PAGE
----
Ukraine border crisis heightens tensions between U.S. and Russia


As Russian bombs continue to drop on the embattled opposition in the Syrian city of Idlib, 100,000 Russian troops have amassed on the Ukraine border. The current situation between the U.S. and Russia centered on Ukraine is tense.

The Russian troop buildup is generating a small crisis for President Biden. If Russia invades, the U.S., an ally with Ukraine, has promised sweeping sanctions that threaten the viability of the Russian economy. Chair of the U.S. House Intelligence Committee Adam Schiff said, “I think that it would require enormous sanctions on Russia to deter what appears to be a very likely Russian invasion of Ukraine again.” Schiff continued, “And I think our allies need to be solidly on board with it. Russia needs to understand we are united in this.”

Sanctions have delivered mixed results for U.S. diplomacy in the past. Although the Russian economy has rebounded from its 3 percent contraction in 2020 thanks to high oil prices, dismal economic growth forecasts—highlighted by the flight of foreign investment and rise of the Omicron COVID-19 variant—show that a new increased round of sanctions on Russia could have a devastating effect on the economy.

Timur Aliyev reports, “One of the results of the year was the withdrawal of $220 million of foreign assets from Russian stocks—a record amount since April 2020. However, this behavior went beyond the Russian market. International investors sold assets in almost all emerging markets, fearing a tightening of the U.S. Federal Reserve’s policy, with investors transferring money into shares of U.S. companies as a result.”

It is also true that past sanctions have failed to deliver the knock-out punch for U.S. policy makers. A New York Times article quotes Jeffrey Schott, a senior fellow at the Peterson Institute for International Economics who has spent decades researching the topic, “We’ve seen that over and over again, that sanctions have a hard time really coercing changes in major policies.” Schott continues, “It’s a limited toolbox.”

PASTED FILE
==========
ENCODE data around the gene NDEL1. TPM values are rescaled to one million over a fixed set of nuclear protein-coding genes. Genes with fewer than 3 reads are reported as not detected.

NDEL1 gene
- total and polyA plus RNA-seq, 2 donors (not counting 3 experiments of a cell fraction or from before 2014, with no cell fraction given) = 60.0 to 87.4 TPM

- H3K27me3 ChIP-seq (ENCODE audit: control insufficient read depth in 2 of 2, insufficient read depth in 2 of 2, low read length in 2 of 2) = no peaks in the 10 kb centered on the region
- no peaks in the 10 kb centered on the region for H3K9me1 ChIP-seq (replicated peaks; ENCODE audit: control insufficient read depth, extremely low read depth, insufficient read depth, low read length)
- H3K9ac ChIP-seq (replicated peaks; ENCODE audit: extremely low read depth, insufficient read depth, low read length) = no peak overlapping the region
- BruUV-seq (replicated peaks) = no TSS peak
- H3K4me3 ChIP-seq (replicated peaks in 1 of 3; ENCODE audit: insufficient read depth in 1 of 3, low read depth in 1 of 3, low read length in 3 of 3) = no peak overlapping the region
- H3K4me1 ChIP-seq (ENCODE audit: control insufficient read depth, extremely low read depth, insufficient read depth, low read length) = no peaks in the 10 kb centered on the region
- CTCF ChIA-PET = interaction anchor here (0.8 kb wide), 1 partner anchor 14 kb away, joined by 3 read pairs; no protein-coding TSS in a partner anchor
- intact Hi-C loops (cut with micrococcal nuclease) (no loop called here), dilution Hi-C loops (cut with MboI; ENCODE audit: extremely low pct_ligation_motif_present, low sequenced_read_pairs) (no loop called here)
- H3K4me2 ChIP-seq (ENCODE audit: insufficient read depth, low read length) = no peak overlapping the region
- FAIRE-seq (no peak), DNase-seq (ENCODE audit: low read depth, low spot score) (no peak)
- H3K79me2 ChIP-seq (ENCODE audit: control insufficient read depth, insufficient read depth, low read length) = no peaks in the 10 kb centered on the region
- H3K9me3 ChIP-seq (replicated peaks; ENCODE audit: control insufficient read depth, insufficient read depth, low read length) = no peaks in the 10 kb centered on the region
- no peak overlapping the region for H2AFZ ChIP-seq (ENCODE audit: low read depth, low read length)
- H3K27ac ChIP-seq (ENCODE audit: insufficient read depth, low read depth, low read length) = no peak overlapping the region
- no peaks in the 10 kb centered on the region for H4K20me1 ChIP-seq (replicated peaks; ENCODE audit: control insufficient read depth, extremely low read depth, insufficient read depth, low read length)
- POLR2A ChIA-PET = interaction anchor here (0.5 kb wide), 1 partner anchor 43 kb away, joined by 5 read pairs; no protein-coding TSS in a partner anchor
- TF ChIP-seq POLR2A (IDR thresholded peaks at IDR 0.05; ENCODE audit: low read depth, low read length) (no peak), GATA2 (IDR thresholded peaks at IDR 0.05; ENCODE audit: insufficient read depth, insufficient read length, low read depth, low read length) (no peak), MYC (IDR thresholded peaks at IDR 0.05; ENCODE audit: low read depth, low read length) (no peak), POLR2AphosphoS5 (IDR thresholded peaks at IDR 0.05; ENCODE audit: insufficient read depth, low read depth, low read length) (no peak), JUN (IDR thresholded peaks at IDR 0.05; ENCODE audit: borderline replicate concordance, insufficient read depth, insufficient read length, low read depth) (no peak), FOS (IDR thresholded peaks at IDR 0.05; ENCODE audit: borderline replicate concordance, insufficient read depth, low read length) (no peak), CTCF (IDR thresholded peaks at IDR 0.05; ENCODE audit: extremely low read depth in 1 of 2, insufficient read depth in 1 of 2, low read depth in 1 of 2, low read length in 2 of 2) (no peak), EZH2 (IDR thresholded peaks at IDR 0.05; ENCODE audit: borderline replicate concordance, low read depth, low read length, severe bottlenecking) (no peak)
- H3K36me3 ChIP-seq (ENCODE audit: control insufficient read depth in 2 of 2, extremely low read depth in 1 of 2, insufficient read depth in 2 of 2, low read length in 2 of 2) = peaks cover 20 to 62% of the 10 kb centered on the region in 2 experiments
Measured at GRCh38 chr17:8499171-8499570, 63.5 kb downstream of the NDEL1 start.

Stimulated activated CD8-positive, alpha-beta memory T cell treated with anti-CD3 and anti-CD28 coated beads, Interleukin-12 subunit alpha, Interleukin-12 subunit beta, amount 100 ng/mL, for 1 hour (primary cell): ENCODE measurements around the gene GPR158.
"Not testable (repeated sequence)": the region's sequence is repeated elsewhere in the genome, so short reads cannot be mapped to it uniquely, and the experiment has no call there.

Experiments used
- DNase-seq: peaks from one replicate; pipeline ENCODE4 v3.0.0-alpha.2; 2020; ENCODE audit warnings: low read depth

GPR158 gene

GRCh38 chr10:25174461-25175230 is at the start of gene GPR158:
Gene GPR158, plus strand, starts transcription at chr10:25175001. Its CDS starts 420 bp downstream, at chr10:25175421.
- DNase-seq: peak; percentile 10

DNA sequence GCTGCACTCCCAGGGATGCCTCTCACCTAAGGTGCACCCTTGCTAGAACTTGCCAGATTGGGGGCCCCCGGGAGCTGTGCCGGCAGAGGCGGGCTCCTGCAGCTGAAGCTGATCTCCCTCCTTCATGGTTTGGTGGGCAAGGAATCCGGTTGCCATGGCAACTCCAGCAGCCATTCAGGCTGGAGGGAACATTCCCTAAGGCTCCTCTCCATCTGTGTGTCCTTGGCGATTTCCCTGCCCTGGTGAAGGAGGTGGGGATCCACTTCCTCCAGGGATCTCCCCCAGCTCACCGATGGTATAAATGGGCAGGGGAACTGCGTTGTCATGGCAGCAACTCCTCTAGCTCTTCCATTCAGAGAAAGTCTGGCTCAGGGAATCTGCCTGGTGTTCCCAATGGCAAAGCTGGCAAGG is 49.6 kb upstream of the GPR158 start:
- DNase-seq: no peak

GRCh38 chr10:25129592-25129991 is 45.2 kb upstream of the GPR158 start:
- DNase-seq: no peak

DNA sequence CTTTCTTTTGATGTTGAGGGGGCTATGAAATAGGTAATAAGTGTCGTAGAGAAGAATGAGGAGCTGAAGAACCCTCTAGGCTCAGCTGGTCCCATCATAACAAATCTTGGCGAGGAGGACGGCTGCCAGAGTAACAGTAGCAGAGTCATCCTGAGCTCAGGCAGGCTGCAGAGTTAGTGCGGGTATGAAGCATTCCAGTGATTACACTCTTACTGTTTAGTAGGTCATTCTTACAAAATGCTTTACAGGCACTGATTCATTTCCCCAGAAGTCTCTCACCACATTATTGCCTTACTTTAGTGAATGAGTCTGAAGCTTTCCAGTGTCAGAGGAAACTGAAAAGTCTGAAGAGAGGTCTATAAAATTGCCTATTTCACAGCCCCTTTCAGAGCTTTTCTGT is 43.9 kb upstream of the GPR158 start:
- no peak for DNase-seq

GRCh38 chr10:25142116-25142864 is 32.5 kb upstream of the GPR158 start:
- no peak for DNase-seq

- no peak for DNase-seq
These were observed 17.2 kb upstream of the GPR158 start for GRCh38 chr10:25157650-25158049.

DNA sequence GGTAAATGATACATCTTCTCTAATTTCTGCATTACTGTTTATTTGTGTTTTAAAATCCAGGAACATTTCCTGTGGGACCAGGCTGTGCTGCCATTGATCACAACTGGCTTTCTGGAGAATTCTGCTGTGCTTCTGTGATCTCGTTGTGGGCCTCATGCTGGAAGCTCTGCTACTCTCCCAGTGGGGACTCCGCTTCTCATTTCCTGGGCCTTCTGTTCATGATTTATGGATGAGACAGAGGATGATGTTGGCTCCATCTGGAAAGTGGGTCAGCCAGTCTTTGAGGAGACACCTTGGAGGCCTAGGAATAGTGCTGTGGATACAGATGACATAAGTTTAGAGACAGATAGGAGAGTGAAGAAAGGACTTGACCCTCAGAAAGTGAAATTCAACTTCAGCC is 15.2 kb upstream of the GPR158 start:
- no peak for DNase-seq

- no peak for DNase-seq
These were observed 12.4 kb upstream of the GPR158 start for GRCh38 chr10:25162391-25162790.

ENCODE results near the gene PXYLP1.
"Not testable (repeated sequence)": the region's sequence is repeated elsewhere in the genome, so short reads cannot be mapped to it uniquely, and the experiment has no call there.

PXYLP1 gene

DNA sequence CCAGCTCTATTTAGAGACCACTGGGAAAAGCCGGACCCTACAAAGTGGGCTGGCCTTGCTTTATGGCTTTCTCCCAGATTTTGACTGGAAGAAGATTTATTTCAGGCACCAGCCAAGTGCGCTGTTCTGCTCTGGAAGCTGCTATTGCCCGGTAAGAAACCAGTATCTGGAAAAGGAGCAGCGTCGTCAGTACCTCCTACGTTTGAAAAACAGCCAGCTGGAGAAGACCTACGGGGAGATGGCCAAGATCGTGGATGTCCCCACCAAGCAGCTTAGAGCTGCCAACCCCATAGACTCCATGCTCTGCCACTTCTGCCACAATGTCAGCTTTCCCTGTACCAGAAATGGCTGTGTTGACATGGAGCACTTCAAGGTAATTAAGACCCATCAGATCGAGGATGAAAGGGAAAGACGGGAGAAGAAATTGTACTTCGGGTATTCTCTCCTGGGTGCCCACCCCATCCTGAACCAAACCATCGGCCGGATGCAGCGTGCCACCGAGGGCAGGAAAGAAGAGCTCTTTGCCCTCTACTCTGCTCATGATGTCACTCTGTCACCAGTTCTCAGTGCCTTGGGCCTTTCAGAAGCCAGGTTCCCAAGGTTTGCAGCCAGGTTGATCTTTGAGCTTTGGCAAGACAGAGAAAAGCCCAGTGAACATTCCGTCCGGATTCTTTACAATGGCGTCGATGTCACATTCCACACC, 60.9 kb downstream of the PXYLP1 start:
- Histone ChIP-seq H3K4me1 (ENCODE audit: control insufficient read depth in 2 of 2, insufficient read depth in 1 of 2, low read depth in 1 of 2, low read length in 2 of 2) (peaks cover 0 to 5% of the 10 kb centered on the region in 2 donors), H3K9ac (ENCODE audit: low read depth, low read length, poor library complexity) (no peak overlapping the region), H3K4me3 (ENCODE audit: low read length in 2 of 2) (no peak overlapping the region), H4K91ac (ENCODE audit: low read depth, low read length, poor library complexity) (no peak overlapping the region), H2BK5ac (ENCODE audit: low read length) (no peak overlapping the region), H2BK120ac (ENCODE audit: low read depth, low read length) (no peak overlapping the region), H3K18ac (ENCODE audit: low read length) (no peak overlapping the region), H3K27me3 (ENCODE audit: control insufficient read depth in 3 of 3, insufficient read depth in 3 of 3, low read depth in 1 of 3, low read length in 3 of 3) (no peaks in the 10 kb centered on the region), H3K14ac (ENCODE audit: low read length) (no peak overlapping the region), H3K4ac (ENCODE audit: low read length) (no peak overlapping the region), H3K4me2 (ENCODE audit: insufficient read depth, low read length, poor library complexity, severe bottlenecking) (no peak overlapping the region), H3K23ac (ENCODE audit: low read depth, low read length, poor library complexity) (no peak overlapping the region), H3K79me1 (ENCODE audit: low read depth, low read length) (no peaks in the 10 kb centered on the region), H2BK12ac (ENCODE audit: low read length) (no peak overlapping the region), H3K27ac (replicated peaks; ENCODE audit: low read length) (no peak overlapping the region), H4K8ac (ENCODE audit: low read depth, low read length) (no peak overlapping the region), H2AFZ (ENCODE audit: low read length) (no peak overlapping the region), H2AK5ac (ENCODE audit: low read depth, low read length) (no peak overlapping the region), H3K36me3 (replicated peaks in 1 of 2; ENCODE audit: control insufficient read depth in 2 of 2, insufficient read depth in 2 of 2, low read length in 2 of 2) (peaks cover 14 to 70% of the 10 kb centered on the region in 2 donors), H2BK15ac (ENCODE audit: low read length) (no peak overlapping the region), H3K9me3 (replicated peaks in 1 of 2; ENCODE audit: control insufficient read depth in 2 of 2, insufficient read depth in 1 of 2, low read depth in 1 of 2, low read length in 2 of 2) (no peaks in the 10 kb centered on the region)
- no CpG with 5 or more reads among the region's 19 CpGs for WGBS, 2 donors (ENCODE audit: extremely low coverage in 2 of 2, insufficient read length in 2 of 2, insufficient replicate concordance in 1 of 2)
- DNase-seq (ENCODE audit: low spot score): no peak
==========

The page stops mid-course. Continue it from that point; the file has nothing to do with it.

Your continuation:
The Russian troop buildup on the Ukrainian border is in response to both the potential threat of the Ukraine joining NATO as well as its own imperialist interests in the region. The very hot conflict between Russia and Ukraine has its roots in the 2013 Maidan uprising, which ousted Russian-backed President Victor Yanukovych from office and established billionaire Petro Poroshenko in his place through a U.S.-backed coup.

Ukraine has been a significant front in Russian foreign policy, including the disputed annexation of Crimea, where Russia claimed that 96.7 percent of the population, with 83 percent turnout, had voted to become part of Russia. Critics of this process like the Brookings Institute, a capitalist think tank, pointed to the Russian military occupation of Crimea at the time alongside evidence of leaked documents by Vladamir Putin’s “Human Rights Council” that state there was only 30 percent voter turnout and only half of those that turned out voted to join Russia.

Putin also justified the Crimean annexation by claiming historical precedent for control of the region going back to Catharine the Great. Crimea was an “autonomous republic” within the Russian Soviet Federation until 1945, when Stalin’s forced removal of the native Tatars supposedly made autonomy unnecessary. In 1954, the Soviet government transferred Crimea from the Russian SFSR to Ukrainian administration, allegedly as a “gift” that would help to cement Russian-Ukrainian “unity.”

Of course, Crimea provides Russia with key shipping, military and naval bases with access to the Black Sea.

Break-away mainly Russian-speaking areas, like large portions of the Donetsk and Luhansk oblasts in Eastern Ukraine’s Donbass region, are seeking closer relationships with Russia. In fact, the 250-mile border of the Donbass has been the site of an active conflict for the past eight years. Mainstream sources like Bloomberg News published that more than 13,000 have died in the conflict so far. The Guardian describes the Ukrainian military positions as if they were in a scene from World War I, “There are muddy trenches, fortified command posts and buildings smashed up by shell fire. Novitskyi defends a former textiles factory. It is now a ghostly and roofless ruin. On a wall someone has scrawled a helpful reminder: ‘Fuck up and you die.’”